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Bill Bolling Drops Virginia Gubernatorial Run

by John Riley
Sunday Mar 17, 2013

The field has narrowed in Virginia's 2013 gubernatorial election after Lt. Gov. Bill Bolling, a Republican, announced Tuesday he would not pursue a third-party candidacy, setting up a showdown between gay-marriage supporter and former chairman of the Democratic National Committee Terry McAuliffe and Attorney General Ken Cuccinelli, a fierce opponent of LGBT rights.

Bolling, who in his capacity as lieutenant governor serves as acting president of the evenly divided state Senate, announced via email that he would not run for governor as an independent, despite weighing a potential bid after being forced to drop out of contention for the Republican nomination late last year, according to The Washington Post.

Bolling announced in November he was suspending his campaign for the Republican nomination following the decision of the State Central Committee of the Republican Party, under pressure from Cuccinelli allies, to reverse course and hold a closed party convention in lieu of a statewide primary, where Bolling could have appealed to a wider voter base, including independents and conservative Democrats.

In the email statement, Bolling cited three reasons why he would not pursue an independent candidacy: concerns about fundraising without institutional support from a major political party, his unwillingness to sever ties with the Republican Party, and the increasingly rigid ideological nature of state politics, in which the "Virginia way" of doing things is being replaced by the "Washington way."

"I look forward to continuing my work with Governor McDonnell and the rest of our great team in the months to come," Bolling said. "We have accomplished a lot over the past three years, but we still have a lot of important work to do before our term of office is over. After that, I will return to the private sector and look for other ways to serve Virginia."

Bolling did not endorse either Cuccinelli or McAuliffe in his announcement, which some political observers have interpreted as a slight directed at Cuccinelli.

"I wish Mr. McAuliffe and Mr. Cuccinelli well as they begin their campaigns," Bolling said in his statement. "I encourage them to run campaigns that are worthy of Virginia; campaigns that focus on the big issues facing our state and offer a positive vision for the future of Virginia. ... And I encourage the people of Virginia to carefully consider the decision they will make this November. Our priority should be on electing a governor who has the ability to effectively and responsibly govern our state and provide the mainstream leadership we need to solve problems, get things done and make Virginia a better place to live. Nothing less should be acceptable."

Although many political observers initially thought that Bolling, as a Republican-leaning independent, would take votes away from Cuccinelli, public polling from both Public Policy Polling and Quinnipiac Universityshowed Bolling's level of support mired in the teens, taking an almost equal percentage of votes from McAuliffe as from Cuccinelli.

When Bolling is removed from contention, most polls have shown a dead heat between the McAuliffe and Cuccinelli, offering LGBT voters a stark choice in terms of the candidates' positions on a host of issues. While Cuccinelli has a record of opposing various LGBT rights initiatives, and particularly same-sex marriage, McAuliffe recently announced his support for marriage equality.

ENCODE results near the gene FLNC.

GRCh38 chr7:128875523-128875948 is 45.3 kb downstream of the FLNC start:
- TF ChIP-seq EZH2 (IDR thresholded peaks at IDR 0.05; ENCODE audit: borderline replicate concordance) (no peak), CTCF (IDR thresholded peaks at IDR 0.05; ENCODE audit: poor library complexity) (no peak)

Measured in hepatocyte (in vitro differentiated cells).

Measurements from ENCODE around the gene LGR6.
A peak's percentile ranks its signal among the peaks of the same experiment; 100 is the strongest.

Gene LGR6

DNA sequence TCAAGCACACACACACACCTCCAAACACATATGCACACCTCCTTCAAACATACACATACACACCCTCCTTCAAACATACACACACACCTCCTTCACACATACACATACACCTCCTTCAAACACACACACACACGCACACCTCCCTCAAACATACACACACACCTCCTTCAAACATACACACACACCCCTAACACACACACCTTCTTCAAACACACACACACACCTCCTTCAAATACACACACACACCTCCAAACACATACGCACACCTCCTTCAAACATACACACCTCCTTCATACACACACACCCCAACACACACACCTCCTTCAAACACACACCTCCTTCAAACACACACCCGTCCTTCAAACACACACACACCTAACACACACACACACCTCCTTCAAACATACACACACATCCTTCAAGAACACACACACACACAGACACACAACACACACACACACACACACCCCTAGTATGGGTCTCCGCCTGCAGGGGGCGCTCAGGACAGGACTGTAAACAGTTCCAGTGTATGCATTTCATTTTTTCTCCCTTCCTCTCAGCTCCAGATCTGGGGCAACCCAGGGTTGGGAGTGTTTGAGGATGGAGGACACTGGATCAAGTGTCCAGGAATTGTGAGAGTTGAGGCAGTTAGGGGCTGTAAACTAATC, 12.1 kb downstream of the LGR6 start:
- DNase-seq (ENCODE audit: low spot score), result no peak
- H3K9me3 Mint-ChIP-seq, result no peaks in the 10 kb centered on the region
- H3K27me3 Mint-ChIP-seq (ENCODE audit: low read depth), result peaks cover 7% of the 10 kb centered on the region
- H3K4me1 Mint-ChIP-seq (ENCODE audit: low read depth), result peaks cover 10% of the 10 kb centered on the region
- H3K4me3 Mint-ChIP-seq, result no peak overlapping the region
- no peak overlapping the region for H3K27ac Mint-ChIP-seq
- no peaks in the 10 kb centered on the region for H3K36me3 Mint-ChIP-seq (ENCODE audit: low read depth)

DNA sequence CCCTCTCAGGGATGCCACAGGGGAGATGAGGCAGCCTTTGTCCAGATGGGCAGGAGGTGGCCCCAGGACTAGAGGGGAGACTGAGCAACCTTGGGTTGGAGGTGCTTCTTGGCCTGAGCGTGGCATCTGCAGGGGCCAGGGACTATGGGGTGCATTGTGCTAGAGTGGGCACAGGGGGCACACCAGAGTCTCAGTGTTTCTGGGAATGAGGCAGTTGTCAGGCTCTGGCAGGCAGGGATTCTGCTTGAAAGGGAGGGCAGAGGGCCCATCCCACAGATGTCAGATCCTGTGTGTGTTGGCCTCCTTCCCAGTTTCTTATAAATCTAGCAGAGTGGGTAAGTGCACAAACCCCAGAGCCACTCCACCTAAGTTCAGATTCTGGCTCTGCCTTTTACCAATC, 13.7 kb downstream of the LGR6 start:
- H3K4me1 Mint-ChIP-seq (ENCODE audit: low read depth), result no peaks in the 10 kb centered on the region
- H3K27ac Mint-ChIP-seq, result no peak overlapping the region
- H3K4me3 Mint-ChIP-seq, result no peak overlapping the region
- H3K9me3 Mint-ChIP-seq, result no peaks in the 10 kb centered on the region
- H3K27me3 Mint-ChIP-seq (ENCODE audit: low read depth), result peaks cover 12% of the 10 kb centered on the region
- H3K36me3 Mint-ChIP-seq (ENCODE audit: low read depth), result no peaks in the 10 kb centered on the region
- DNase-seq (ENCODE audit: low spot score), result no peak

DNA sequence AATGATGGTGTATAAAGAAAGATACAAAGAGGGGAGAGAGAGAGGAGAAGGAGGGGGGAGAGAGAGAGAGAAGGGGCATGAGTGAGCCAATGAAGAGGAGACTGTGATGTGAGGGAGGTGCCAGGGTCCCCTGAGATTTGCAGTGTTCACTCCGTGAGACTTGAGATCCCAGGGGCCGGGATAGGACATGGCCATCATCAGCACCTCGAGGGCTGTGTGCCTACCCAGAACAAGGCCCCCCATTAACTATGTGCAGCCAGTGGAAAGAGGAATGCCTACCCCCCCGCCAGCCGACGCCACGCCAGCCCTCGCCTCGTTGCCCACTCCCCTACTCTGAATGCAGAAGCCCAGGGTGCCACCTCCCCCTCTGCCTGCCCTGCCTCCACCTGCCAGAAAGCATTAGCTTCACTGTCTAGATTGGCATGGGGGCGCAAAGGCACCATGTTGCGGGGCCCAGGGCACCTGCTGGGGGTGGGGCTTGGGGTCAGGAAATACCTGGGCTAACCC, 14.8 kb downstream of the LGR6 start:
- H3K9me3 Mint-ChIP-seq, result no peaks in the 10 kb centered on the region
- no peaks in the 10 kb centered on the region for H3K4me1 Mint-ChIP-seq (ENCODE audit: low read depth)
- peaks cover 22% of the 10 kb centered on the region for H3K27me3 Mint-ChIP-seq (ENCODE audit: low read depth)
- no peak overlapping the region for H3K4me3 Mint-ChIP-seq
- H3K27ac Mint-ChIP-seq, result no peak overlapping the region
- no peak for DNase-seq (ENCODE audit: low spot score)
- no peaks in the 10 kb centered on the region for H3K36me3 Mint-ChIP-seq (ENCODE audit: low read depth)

Josh Schwerin, the press secretary for McAuliffe, told Metro Weekly in an email that McAuliffe prefers the General Assembly to pass legislation providing employment protections for LGBT public employees, but would follow the precedent, set by former Govs. Mark Warner (D) and Tim Kaine (D), of issuing an executive order prohibiting discrimination in public employment based on sexual orientation or gender identity. Schewerin also told Metro Weekly that McAuliffe supports statewide nondiscrimination protections for LGBT individuals in non-public employment, housing, credit and public accommodations.

Following Bolling's announcement, the LGBT Democrats of Virginia, an arm of the state Democratic Party, issued a statement in which they slammed Cuccinelli and called this year's November elections - in which voters will choose a governor, lieutenant governor, attorney general and 100 representatives of Virginia's House of Delegates - "critical to the long-term success of Virginia, and the efforts of LGBT Virginians to gain equality and protection under the law."

"Terry McAuliffe represents a way forward for all of Virginia, as his positions more closely mirror those of all people; standing in stark contrast to the radical views of the presumed Republican nominee, Ken Cuccinelli," Maggie Sacra, chair of LGBT Democrats for Virginia said in a statement. "With Lt. Gov. Bolling out of the race, the door for Cuccinelli has widened; however, LGBT Democrats of Virginia are confident that the citizens of Virginia will opt for a governor who is responsive to the needs of people, rather than a candidate deeply mired in his oppressive ideology."

A spokesperson for the Virginia Log Cabin Republicans did not return phone calls seeking comment by publishing deadline.

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